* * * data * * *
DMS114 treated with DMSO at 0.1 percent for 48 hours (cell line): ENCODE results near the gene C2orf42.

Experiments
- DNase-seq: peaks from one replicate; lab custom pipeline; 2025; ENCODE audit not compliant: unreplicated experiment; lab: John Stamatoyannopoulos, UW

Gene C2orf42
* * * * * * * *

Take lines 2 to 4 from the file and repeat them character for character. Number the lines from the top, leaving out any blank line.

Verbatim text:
Experiments
- DNase-seq: peaks from one replicate; lab custom pipeline; 2025; ENCODE audit not compliant: unreplicated experiment; lab: John Stamatoyannopoulos, UW

Gene C2orf42